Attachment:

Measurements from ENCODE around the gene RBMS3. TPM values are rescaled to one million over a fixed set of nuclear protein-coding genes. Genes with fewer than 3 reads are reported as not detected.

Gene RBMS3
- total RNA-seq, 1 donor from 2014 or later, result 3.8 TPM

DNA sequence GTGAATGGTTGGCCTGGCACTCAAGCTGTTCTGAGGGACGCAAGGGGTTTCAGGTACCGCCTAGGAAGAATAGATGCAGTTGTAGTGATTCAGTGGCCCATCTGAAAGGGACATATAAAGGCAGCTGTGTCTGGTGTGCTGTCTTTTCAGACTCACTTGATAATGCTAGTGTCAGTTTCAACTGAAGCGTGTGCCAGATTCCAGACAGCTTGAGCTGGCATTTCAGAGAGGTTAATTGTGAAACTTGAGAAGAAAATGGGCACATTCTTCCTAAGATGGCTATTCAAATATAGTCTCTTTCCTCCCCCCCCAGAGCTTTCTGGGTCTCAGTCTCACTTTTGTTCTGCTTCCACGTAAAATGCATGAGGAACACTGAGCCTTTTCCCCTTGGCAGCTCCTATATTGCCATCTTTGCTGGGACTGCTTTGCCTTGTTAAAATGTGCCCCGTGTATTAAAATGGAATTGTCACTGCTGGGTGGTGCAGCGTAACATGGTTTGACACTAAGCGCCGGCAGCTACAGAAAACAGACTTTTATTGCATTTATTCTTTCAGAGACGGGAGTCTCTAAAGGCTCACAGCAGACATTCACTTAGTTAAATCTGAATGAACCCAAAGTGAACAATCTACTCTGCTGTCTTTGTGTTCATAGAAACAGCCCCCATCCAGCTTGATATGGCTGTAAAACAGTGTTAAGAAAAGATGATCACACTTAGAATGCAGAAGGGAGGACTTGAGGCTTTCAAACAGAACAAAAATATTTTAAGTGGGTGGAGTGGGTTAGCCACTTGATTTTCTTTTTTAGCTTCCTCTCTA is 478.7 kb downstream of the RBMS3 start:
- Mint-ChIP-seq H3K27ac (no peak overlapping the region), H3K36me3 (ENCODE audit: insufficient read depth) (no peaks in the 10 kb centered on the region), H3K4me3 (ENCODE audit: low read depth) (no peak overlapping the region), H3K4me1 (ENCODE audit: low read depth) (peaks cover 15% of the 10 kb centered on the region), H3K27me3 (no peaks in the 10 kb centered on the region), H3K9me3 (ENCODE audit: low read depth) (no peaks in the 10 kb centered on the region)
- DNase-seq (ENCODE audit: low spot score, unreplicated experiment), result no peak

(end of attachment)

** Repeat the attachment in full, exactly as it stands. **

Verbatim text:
Measurements from ENCODE around the gene RBMS3. TPM values are rescaled to one million over a fixed set of nuclear protein-coding genes. Genes with fewer than 3 reads are reported as not detected.

Gene RBMS3
- total RNA-seq, 1 donor from 2014 or later, result 3.8 TPM

DNA sequence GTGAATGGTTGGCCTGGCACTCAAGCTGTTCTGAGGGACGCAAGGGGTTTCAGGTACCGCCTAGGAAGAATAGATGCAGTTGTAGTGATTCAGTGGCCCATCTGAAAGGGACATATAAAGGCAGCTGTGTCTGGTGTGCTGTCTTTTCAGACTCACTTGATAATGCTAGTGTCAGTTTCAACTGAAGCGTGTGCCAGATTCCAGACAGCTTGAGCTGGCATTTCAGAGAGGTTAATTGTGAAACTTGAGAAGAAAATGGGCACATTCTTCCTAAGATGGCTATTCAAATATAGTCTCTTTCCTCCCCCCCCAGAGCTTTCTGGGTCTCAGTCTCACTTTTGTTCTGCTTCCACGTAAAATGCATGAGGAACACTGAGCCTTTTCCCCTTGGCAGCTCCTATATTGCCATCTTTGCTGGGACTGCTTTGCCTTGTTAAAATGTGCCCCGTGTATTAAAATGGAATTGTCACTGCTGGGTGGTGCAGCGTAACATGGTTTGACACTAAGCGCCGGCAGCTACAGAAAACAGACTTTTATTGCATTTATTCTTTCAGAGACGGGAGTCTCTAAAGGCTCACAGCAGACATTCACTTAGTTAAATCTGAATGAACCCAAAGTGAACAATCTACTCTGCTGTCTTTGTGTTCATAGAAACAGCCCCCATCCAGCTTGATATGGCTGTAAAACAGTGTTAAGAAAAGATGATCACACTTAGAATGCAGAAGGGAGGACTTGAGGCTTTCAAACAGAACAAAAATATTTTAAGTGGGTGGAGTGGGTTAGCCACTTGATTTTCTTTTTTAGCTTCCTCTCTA is 478.7 kb downstream of the RBMS3 start:
- Mint-ChIP-seq H3K27ac (no peak overlapping the region), H3K36me3 (ENCODE audit: insufficient read depth) (no peaks in the 10 kb centered on the region), H3K4me3 (ENCODE audit: low read depth) (no peak overlapping the region), H3K4me1 (ENCODE audit: low read depth) (peaks cover 15% of the 10 kb centered on the region), H3K27me3 (no peaks in the 10 kb centered on the region), H3K9me3 (ENCODE audit: low read depth) (no peaks in the 10 kb centered on the region)
- DNase-seq (ENCODE audit: low spot score, unreplicated experiment), result no peak